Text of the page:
BY KIM STEWART
COVID 19 certainly threw a “monkey wrench” in my schedule last year.
I remember hearing about the virus in Wuhan on the news in January, but didn’t think much of it at the time. I kept showing away at WEF and made plans for spring and summer shows which for me would have included Kewsick, Upperville, perhaps a couple at Lexington or a trip to Traverse City. Then Week 10 came and we were informed that was the last week of WEF. The hunkering down began.
Now I no longer take the cast of Ben-Hur to horse shows, but I had just bought a bigger trailer thinking we would do more traveling and shipping of equipment this year. With the shutdown, I felt bad that I had made such a large investment. But of course I isolated and quarantined completely as state rules mandated. We had no outside people come in except one part time worker that had been isolating and my other full time worker that lives on the farm. In spite of these precautions, my worker still got COVID 19 and for almost 5 weeks myself and my part timer did all the barn and farm work for about 10 horses and ponies in various levels of training.
But it wasn’t a sob story. The plus side of staying home has been enjoying my farm life and being home to give lessons and training to riders of various levels. I have some ponies and horses of my own that have benefitted from the extra attention. I have some students that just do not want to travel or take on the expense of having a horse of their own, so that has worked out great. Some of the animals found jobs being leased or sold that probably would not have if I had been away at shows.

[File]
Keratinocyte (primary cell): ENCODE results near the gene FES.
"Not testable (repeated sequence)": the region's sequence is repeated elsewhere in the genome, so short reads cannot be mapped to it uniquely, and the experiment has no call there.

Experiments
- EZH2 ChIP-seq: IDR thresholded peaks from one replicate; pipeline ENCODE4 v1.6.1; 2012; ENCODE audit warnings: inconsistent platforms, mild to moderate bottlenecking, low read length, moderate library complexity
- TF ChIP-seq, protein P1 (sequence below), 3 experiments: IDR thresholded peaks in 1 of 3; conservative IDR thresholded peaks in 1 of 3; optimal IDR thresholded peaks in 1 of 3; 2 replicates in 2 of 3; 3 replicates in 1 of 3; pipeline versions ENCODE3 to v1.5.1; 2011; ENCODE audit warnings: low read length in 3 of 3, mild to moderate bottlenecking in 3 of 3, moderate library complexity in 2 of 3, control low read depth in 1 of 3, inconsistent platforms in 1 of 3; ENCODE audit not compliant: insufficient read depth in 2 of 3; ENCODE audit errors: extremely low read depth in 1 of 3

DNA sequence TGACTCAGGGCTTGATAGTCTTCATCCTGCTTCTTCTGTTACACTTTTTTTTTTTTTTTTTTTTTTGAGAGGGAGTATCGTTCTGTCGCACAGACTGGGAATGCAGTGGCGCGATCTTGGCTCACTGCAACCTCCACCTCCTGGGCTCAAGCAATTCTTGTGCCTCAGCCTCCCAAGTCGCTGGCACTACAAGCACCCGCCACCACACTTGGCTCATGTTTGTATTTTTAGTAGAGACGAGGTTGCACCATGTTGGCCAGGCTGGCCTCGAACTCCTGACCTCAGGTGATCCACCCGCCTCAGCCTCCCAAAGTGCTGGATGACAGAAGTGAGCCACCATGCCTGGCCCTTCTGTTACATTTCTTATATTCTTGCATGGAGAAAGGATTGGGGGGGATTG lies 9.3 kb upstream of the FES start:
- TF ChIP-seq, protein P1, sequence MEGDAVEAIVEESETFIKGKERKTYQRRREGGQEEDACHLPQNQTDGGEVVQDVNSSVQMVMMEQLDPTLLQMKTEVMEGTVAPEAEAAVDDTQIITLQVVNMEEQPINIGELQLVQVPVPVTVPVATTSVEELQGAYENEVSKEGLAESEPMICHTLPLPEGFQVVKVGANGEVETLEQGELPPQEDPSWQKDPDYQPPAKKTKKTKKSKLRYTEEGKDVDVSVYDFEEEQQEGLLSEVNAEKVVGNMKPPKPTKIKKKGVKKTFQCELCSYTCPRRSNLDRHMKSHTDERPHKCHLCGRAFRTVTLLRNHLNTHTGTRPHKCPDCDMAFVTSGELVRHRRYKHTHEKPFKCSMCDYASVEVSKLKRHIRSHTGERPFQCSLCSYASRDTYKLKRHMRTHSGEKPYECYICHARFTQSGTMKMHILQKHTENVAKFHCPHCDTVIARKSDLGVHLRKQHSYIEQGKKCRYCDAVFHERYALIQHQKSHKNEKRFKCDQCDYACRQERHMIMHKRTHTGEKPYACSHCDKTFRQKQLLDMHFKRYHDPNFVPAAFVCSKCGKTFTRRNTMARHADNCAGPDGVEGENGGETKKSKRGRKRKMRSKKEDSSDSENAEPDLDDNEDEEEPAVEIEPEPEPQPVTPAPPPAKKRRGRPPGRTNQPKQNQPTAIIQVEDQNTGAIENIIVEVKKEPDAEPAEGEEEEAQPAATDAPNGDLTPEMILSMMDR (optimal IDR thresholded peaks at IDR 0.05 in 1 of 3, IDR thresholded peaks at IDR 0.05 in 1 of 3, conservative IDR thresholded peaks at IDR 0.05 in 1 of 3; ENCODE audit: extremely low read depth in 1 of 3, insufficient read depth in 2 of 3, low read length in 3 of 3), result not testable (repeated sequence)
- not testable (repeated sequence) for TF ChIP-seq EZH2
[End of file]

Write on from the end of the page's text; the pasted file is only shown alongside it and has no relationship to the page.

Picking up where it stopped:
The shows we have been able to do have all been at Swan Lake Stables in Littlestown, Pennsylvania—about an hour from my farm. The first one we went to was a Regional Show, and since then we’ve done a few more. I just had adults going, and I have to say it was nice to show all in one day with no stall and no braids. The financial saving is the most obvious, but there are several other benefits.